The $16 Taco Blog Post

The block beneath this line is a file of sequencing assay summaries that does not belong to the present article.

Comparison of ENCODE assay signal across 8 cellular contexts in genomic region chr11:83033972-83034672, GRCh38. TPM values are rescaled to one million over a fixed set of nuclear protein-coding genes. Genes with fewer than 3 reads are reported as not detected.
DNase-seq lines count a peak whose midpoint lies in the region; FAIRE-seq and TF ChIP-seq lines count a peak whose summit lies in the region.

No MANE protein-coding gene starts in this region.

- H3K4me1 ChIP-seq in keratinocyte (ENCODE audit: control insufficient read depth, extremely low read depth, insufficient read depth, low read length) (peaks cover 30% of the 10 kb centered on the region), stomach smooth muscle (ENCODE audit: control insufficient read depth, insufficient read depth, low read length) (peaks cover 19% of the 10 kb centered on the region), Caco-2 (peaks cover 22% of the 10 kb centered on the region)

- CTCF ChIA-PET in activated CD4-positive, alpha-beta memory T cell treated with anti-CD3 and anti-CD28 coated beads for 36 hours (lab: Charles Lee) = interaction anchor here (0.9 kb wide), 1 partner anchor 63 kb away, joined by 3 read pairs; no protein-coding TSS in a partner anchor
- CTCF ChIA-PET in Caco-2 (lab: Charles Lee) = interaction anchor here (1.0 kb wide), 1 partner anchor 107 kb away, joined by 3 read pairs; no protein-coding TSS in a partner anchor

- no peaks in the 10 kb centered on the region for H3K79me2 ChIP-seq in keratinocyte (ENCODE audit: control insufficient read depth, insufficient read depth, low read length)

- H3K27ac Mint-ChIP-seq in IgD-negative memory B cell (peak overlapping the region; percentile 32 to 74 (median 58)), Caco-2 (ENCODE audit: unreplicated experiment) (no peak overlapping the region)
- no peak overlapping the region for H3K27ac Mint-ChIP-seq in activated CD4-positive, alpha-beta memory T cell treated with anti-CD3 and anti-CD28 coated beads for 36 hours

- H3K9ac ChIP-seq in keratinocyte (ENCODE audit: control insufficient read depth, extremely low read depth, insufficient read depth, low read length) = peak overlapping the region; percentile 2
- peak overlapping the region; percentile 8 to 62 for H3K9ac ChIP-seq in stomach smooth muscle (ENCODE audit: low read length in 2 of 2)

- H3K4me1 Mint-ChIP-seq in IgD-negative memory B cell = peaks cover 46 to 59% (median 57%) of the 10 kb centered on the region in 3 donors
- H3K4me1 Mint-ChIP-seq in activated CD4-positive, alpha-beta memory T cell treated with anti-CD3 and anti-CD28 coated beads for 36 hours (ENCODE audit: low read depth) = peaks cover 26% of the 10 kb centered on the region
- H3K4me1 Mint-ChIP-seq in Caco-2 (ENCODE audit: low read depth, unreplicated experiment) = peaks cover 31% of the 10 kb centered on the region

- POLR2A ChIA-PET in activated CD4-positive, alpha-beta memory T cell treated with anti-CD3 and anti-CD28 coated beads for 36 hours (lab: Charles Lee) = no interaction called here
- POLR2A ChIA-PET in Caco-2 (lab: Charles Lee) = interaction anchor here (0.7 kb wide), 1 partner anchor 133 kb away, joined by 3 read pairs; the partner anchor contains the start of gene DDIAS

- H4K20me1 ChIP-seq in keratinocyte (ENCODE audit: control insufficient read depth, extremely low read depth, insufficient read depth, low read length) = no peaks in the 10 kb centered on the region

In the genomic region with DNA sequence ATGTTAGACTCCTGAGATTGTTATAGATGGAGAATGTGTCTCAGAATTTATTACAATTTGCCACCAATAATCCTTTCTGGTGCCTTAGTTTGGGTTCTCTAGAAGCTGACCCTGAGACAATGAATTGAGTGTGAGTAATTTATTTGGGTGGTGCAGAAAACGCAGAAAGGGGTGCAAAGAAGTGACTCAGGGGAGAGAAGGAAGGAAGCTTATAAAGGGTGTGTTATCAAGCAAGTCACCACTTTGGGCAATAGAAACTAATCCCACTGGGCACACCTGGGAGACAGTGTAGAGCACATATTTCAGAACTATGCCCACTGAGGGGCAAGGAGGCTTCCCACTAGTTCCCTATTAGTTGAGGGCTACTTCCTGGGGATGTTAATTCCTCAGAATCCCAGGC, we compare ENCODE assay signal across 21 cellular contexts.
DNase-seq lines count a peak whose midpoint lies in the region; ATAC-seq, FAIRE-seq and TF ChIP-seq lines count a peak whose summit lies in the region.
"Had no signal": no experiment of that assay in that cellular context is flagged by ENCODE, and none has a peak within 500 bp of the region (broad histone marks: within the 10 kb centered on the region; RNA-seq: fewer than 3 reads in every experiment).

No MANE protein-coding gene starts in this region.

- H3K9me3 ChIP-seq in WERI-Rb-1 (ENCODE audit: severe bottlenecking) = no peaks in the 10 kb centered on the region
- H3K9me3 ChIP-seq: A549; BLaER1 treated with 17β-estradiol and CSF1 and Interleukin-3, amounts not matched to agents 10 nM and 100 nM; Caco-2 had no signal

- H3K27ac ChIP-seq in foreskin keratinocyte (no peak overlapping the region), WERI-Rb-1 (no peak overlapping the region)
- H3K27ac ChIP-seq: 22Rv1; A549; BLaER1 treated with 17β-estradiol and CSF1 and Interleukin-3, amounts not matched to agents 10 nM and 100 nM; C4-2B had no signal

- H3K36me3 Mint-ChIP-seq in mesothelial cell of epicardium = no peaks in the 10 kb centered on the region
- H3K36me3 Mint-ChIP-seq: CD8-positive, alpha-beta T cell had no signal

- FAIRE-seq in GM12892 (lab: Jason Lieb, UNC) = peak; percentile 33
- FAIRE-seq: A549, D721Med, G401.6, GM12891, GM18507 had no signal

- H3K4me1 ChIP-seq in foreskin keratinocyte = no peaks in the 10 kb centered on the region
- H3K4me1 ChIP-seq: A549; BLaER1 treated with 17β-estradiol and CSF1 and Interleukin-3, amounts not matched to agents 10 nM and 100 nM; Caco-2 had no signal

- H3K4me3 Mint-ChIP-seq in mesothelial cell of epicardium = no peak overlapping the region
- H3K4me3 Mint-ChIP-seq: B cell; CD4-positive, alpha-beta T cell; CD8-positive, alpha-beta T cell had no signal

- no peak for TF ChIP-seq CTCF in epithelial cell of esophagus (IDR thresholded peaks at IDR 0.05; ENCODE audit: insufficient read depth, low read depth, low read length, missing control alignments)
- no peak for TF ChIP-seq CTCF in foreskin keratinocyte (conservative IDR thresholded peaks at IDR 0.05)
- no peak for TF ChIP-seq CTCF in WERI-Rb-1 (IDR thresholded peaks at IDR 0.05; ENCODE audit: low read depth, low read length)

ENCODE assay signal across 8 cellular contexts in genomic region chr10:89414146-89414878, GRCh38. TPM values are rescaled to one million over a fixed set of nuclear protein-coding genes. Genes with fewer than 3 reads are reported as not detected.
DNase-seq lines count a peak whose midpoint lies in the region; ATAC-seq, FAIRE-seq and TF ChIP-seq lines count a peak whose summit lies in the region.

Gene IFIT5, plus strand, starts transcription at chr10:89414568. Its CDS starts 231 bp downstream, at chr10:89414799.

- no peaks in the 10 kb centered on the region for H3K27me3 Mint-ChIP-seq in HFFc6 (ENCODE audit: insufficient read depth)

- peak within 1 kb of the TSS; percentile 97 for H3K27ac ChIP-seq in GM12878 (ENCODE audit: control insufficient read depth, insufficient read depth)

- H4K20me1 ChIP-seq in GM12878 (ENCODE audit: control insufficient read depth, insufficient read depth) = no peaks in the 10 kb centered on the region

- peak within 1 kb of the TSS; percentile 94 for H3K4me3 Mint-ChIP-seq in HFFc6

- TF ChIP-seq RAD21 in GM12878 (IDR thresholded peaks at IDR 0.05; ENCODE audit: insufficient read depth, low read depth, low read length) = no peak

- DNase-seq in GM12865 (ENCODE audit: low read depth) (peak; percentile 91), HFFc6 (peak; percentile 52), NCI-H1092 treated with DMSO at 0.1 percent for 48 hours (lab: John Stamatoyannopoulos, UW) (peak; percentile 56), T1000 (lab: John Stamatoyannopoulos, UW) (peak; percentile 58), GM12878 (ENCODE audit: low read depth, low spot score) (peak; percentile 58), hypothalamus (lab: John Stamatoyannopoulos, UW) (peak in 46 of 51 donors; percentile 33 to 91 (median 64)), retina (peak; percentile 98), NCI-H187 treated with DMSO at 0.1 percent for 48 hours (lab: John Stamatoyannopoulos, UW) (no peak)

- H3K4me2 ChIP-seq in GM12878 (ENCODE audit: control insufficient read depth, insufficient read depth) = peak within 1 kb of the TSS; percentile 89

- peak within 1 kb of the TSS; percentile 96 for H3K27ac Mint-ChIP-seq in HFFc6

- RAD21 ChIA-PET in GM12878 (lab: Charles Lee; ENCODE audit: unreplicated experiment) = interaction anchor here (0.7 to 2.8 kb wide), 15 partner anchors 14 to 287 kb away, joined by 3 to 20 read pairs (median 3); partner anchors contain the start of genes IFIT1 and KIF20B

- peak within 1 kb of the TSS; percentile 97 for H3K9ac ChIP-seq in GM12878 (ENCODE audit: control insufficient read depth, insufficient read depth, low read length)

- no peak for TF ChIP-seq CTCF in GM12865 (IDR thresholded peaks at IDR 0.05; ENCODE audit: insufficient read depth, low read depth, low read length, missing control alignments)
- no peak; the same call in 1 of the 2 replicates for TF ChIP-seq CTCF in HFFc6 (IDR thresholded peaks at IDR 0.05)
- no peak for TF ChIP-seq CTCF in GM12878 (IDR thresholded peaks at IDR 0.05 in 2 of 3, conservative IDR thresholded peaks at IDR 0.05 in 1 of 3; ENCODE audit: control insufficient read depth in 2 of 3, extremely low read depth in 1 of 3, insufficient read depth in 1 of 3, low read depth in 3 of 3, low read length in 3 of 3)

In the introduction to The $16 Taco, Joassart-Marcelli “explores the role of food in the transformation of urban neighborhoods, with a particular focus on the experience of immigrants who live there, running businesses, feeding families, building communities, and creating homes.” She talks about different perspectives that are introduced, like the “from above” perspectives of privileged individuals who see places like Barrio Logan as in need of outride improvements. The other point of view is the “from below” approach where individuals view ethnic food as representative of their culture. Communities where ethnic food play a large role are pockets of culture that extends only to this community, and others are attempting to “better” their food culture by “cosmopolitanizing” them with more American foods and higher prices. In chapter 5, she goes on to talk about how the communities are expanding and why. Privileged white people have an interest in the authentic foods of communities like Barrio Logan and they have become destinations for “foodies” seeking healthy and unique dining opportunities. Private-public partnerships attempt to prioritize the growth and stability of food organizations, but some are more effective than others. The cosmopolitan foodscape would not be structured the way that it is today without immigrants and the food communities created by them. However, the needs of the immigrants themselves are often not prioritized in this effort to expand the scope of ethnic food. Small business owners and low-income families are not as much a part of the cosmopolitan foodscape as they should be, as the food comes from their community. Then, in chapter 6, the gentrification and appropriation of cultures is brought into the picture. The experience of Jenny Niezgoda is a prime example, as she attempted to bring her her fruteria, La Gracia, into Barrio Logan with the intention of providing an addition to the community that brought people closer to each other and offers options made from healthy Mexican produce. She is an example because of the expensive prices in her fruteria and her exploitation of the culture she was inserting herself into in Barrio Logan. People like this fail to acknowledge that the prices do not assist low-income families and their appropriation of culture for the sake of profit is quite exploitative. She saw this as an attempt to improve a neighborhood, and others share this opinion. However, Niezgoda and people like her share a disregard for the communities that they want to infiltrate. Americanized versions of the local businesses have begun to erase the communities and the food they create. It is baffling that “foodies” place so much value in authenticity, but gentrification and erasure are ensuring that authenticity is difficult to find and appreciate while still being beneficial to the community. In chapter 7, Joassart-Marcelli highlights the conflict between helping the community by embracing traditions or inviting the business of outsiders. Regulars of the community help small business, but so does advertisement and inclusivity, though the united motive is to help the neighborhood improve and expand authentically. There is always the issue with tradition and changing society, because inclusivity needs to have its place. This chapter also emphasizes the importance of maintaining the culture surrounding food as well as making sure all members of the community have food. The problems are rooted in racism and capitalism alike. The whitewashing of ethnic food disregards the needs of the community entirely by raising prices and creating business that are more financially successful. Consumers and business owners both play a role in this as neither acknowledge the differences in racial lenses. The call to action by Joassart-Marcelli provides the idea that buying local food and supporting ethic food economies is important, and these communities have rich histories and are not in need of “saving” by white consumers and business owners.

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